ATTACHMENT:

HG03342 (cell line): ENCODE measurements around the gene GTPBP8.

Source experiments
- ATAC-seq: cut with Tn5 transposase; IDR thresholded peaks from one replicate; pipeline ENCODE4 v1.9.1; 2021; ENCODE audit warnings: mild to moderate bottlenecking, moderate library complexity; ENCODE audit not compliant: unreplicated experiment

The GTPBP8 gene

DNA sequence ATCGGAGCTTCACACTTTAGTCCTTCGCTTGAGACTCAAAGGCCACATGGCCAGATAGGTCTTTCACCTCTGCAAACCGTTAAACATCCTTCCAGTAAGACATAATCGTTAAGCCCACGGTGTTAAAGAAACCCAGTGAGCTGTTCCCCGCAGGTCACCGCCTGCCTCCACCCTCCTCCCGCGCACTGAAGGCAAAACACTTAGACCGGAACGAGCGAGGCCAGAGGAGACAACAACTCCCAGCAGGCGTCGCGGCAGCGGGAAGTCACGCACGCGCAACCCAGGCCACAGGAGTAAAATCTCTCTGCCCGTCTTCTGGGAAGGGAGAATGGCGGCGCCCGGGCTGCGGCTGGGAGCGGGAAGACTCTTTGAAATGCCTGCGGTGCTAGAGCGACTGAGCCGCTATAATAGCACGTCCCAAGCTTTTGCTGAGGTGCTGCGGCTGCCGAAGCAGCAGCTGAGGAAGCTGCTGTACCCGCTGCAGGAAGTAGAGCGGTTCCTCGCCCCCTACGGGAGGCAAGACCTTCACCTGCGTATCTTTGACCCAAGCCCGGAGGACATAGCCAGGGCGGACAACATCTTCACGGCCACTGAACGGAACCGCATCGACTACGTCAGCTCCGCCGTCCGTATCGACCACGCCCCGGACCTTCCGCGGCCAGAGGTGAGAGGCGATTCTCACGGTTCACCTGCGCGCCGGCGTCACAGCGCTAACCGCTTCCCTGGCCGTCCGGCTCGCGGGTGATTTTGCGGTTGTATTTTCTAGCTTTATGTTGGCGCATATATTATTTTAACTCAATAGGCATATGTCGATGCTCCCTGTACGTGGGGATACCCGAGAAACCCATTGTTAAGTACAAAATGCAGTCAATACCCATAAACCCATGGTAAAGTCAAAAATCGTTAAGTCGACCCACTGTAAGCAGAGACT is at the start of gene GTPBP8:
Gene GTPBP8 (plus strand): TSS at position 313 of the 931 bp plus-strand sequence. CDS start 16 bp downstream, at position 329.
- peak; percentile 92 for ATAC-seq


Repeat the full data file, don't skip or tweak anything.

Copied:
HG03342 (cell line): ENCODE measurements around the gene GTPBP8.

Source experiments
- ATAC-seq: cut with Tn5 transposase; IDR thresholded peaks from one replicate; pipeline ENCODE4 v1.9.1; 2021; ENCODE audit warnings: mild to moderate bottlenecking, moderate library complexity; ENCODE audit not compliant: unreplicated experiment

The GTPBP8 gene

DNA sequence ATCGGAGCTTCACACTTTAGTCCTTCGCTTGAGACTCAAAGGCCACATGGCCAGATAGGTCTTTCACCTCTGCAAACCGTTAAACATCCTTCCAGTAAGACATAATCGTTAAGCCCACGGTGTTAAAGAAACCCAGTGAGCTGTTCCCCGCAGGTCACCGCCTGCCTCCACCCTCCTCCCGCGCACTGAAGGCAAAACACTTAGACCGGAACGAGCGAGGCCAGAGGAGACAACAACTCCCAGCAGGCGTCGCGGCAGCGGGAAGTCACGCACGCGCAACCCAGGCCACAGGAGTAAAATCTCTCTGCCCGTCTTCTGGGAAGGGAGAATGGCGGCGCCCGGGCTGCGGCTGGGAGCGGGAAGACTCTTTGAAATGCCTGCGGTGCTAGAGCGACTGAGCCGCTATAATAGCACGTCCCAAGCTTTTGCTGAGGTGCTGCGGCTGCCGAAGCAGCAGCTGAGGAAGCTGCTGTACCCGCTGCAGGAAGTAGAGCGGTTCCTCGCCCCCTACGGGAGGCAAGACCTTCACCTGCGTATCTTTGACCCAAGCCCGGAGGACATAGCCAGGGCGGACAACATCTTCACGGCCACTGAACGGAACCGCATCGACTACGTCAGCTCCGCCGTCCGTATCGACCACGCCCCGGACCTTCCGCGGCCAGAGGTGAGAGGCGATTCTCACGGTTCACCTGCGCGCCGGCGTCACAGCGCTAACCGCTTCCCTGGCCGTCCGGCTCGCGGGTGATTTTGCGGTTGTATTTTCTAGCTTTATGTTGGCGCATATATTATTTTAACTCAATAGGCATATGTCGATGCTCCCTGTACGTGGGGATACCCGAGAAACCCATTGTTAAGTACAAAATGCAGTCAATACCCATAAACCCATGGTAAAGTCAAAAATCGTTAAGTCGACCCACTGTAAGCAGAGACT is at the start of gene GTPBP8:
Gene GTPBP8 (plus strand): TSS at position 313 of the 931 bp plus-strand sequence. CDS start 16 bp downstream, at position 329.
- peak; percentile 92 for ATAC-seq